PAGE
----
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Back to basics: General Solicitation: How about VC funds?

Paul Clark
Paul Clark
Last updated: January 17, 2024
Venture south fallback

Do these rules apply to people raising investment funds, like venture capital funds?

Yes, they absolutely do. The rules we have outlined in previous posts in this series apply to anyone selling securities. This is typically companies, but can also be investment funds (which are generally Limited Partnerships or Limited Liability Companies – basically companies). The SEC opinion letter we linked to in the last post was about a broker-dealer raising capital on behalf of a residential real estate fund. So anyone out there raising capital for a micro venture capital fund, SBIC fund, mezzanine debt fund, PE fund, or any other kind of fund has to follow these rules.

Most professional investors are acutely aware of these rules, for many reasons - not least because if we violate them we jeopardize our careers and reputations! Even if we happen to forget temporarily, the next set of deal documents we review will have representations from the company that they have not done any general soliciting, and we will have to self-certify that we are accredited investors.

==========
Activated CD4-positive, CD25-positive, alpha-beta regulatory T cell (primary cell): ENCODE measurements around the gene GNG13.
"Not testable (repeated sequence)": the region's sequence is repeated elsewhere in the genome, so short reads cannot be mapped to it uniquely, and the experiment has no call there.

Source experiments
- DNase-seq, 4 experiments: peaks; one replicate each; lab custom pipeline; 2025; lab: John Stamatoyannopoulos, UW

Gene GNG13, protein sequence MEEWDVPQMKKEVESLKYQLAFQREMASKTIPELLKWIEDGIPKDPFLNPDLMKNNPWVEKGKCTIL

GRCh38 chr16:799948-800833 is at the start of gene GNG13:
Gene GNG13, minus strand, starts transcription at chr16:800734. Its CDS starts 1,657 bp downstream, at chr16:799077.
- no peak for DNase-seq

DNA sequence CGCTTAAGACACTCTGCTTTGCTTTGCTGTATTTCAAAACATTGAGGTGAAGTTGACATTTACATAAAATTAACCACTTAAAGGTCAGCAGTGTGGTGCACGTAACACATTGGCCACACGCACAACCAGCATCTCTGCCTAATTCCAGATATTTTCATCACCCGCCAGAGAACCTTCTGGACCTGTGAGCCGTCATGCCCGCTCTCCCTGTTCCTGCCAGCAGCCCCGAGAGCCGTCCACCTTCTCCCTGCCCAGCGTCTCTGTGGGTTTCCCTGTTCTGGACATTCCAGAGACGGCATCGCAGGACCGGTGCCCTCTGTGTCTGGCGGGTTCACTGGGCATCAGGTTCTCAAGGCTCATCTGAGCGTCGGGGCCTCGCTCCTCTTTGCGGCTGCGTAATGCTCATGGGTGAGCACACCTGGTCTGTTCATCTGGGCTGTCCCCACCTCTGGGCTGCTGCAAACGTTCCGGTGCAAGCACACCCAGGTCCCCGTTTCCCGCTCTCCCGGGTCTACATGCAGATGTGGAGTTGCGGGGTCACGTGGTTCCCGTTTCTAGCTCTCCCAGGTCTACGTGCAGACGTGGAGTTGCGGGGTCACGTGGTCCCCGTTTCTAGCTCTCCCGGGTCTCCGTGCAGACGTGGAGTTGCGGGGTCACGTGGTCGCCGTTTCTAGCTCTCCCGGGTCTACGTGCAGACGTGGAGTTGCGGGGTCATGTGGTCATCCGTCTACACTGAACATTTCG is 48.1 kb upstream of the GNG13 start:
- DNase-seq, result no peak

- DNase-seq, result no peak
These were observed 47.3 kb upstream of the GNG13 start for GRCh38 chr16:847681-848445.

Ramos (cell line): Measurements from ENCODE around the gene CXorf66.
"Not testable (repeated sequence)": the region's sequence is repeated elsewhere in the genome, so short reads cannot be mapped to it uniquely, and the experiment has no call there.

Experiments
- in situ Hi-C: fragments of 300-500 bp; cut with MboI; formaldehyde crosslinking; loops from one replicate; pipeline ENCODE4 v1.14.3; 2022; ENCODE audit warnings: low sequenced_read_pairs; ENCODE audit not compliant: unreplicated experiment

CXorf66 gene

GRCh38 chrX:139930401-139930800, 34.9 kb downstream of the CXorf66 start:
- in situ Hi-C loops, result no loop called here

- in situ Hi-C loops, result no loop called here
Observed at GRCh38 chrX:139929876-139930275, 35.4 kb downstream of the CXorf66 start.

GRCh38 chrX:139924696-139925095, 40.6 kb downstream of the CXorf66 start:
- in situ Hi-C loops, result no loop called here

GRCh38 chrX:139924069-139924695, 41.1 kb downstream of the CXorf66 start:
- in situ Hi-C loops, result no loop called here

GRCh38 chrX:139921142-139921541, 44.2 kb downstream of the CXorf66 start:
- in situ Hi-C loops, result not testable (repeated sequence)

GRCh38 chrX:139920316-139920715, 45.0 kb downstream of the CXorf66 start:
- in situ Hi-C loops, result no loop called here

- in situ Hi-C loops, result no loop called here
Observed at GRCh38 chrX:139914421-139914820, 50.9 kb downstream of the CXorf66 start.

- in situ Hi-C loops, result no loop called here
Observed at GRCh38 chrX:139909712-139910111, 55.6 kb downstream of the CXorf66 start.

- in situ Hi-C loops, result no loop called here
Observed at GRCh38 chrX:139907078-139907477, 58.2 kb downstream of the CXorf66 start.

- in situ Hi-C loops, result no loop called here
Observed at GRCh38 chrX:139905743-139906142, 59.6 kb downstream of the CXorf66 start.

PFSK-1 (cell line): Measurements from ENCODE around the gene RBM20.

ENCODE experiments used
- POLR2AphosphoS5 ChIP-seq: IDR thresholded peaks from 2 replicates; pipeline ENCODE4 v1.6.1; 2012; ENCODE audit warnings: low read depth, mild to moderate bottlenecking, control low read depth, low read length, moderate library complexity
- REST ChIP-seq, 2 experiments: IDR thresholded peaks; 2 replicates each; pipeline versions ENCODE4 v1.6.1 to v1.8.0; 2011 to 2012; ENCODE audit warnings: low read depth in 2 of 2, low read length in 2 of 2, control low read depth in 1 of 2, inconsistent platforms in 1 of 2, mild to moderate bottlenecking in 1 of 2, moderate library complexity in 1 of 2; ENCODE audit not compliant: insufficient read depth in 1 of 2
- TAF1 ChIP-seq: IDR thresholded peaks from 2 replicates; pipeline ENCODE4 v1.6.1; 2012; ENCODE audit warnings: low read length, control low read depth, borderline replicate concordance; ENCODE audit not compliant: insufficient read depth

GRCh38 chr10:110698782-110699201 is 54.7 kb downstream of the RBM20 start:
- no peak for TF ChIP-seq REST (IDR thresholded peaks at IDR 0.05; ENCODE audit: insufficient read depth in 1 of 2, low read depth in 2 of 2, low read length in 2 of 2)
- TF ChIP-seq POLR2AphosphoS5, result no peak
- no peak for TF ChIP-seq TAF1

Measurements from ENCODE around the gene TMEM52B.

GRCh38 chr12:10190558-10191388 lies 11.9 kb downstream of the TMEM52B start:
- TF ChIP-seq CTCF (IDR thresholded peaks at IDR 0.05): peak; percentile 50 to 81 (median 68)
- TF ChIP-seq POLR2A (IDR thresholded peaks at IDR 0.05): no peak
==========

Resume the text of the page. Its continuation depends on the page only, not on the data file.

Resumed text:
No-one heard (publicly) about the VentureSouth Angel Fund III last year until it was fully raised and all the securities were sold, because it was raised while relying on the 506(b) exemption – so we could not discuss it publicly until the fundraising was over, and it was raised exclusively from VentureSouth members or people we knew. As probably the most successful venture capitalist around today noted, you can’t find out about his latest fund because “some laws from the 1930’s [mean] we won't be able to tell you about that until after the fact.” And it explains why this goal is amusingly perplexing.

Of course, not everyone is quite as focused on this though, and so your search results when you were looking for “first closes” very likely included investment funds being raised. For some of those, it was probably fine; perhaps they were based outside the US and not selling to US investors, or maybe they were deliberately using general solicitation under 506(c). But if you are considering investing with any fund, you need to do your research to make sure they are following the rules - because the penalties are no less unpleasant if a fund sells unregistered securities.